Sometimes it’s refreshing and entertaining to read old books. Last week I stumbled upon an old classic in a used book fair called “How to Play Winning Tennis” by a certain Rod Laver. It offers Grand Slam champion Laver talking about his career, interspersed with tennis instruction and general advice such as “use the Eastern grip.” with a drawing of how that grip looks like.
Laver is one of the best tennis players of all time, but I have a tendency to not bother with the old greats, because the game is so different today. But looking at Youtube clips of Laver matches and growing up in the era of Sampras, Edberg and serve-volley strategy, it’s nice to be reminded of how it once was. Classic stroke mechanics, constant moving into the net, less muscular and more brainy.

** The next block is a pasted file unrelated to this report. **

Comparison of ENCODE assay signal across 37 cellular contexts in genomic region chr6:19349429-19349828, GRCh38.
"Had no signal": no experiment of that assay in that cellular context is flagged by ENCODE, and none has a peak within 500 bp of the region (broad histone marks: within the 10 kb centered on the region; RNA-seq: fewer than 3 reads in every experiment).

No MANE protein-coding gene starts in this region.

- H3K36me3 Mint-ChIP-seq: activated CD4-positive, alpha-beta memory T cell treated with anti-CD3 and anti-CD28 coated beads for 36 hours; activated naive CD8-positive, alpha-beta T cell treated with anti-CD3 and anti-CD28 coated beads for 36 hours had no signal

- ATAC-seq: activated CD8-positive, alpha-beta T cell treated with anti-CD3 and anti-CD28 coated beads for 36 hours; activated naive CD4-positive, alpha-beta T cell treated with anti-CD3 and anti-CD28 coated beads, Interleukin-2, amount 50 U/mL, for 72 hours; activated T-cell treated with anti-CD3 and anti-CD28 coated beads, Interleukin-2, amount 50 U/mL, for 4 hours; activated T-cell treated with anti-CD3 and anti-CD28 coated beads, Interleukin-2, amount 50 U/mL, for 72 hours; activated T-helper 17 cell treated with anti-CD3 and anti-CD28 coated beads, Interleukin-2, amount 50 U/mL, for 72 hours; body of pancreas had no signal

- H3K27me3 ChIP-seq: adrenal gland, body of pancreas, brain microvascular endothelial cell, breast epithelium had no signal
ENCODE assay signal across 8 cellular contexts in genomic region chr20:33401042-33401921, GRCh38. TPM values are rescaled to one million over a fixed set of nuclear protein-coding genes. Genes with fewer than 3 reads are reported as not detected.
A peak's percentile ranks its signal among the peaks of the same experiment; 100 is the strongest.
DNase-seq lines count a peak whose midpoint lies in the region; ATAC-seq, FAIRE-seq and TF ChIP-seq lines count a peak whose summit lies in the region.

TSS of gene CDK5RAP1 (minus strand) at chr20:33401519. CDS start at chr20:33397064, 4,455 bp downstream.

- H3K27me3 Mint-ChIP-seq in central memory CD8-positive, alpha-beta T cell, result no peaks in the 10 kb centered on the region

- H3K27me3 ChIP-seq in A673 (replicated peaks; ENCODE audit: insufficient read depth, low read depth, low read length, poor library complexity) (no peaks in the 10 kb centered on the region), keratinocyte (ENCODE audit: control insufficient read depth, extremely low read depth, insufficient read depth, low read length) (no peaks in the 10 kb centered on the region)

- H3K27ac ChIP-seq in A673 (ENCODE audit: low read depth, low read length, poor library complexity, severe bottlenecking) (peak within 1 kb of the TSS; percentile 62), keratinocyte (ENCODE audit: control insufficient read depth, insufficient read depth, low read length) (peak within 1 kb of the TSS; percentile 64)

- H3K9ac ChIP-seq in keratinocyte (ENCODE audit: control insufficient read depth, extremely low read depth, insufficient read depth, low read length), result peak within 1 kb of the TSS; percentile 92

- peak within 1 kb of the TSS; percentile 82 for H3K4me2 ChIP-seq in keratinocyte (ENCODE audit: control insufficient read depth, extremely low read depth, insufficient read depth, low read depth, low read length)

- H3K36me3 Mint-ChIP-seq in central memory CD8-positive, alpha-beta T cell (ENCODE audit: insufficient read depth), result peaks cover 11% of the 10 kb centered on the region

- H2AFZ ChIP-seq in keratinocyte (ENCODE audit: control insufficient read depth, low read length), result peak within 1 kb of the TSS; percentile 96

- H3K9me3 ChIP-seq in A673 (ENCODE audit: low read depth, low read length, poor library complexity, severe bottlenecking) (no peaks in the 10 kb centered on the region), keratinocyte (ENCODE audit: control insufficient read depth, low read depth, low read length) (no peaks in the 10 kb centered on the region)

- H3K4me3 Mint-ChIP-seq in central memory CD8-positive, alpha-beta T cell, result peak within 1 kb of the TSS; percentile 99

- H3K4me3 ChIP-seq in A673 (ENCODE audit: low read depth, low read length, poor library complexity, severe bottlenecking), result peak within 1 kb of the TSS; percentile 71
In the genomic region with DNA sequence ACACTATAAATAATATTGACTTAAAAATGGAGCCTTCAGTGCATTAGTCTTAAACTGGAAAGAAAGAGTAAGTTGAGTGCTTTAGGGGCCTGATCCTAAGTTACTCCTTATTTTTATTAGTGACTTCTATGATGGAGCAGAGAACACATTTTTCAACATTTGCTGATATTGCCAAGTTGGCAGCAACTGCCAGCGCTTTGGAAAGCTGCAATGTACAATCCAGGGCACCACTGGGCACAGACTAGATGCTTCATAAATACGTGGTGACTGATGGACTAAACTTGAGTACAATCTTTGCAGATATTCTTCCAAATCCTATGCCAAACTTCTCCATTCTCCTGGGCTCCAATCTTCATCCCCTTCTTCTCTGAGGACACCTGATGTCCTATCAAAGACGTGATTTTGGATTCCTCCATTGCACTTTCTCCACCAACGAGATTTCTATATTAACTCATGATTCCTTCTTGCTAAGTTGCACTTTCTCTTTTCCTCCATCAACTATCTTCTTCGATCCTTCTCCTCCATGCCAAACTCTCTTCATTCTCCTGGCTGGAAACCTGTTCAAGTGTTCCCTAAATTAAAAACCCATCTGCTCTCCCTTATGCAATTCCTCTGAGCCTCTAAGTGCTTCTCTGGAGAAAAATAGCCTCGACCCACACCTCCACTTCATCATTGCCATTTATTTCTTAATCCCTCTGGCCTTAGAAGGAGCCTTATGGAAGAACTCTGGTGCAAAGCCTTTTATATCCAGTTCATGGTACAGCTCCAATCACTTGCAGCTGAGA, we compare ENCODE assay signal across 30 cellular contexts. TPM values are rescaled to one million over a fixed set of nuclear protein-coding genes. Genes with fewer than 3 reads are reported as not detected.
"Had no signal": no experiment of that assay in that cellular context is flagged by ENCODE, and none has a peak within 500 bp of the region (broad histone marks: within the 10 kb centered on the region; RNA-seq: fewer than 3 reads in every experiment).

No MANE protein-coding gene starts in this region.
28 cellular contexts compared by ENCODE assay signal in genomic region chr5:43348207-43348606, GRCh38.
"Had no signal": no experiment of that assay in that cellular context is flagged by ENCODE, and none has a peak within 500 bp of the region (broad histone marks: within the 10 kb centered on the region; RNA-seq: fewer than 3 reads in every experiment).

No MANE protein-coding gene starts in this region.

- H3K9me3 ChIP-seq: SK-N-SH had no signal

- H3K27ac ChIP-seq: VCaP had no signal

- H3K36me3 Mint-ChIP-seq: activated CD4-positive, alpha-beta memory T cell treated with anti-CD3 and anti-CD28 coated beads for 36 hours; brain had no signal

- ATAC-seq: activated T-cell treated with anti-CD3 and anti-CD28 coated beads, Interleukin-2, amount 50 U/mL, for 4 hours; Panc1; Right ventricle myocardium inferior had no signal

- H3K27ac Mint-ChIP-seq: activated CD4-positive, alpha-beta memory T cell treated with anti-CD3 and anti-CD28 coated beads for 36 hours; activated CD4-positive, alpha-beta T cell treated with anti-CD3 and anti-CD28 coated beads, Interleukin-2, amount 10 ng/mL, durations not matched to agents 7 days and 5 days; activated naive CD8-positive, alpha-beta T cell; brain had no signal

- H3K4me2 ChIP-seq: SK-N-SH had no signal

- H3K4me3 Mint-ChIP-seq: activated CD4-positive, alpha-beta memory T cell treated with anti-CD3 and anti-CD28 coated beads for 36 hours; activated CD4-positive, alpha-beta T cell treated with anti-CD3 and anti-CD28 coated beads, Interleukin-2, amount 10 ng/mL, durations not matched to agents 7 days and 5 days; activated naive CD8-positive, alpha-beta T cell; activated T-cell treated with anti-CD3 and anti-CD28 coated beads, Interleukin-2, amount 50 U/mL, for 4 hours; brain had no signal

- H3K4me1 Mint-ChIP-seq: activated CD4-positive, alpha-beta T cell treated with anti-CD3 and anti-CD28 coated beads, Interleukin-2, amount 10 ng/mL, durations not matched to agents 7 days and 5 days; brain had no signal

The game today is obviously of higher quality with fitter players, better rackets and strings, and a more competitive atmosphere, but there’s still beauty in watching legends like Borg, Laver, McEnroe etc, hit a winning combination of shots. Because back then it was less wham-bam, 15-0 and more strategy and building the point due to less immediate access to power.
Don’t get me wrong, I love a 130 mph ace down the line as much as anyone, but it’s also nice to the see the ball caressed elegantly around the court with miniscule-sized and ridiculously heavy wooden rackets. There’s a lot of skill involved in hitting a top-spin shot with an 80-inch frame racket weighing 14 ounces, I’ll tell you that. I’ve actually dug up an old wooden racket and played a few hours with it just to try and while you do get supreme control and feel, there’s not much free power available to say the least.
So while we bathe in the glory of our contemporary tennis heroes, we should also do like them and pay respect to the old legends like Rod Laver. And if you want to get insight into how it was to break through on the tennis scene in the 50s/60s, I’d highly suggest you to check out “How to Play Winning Tennis” – it’s a charming little book.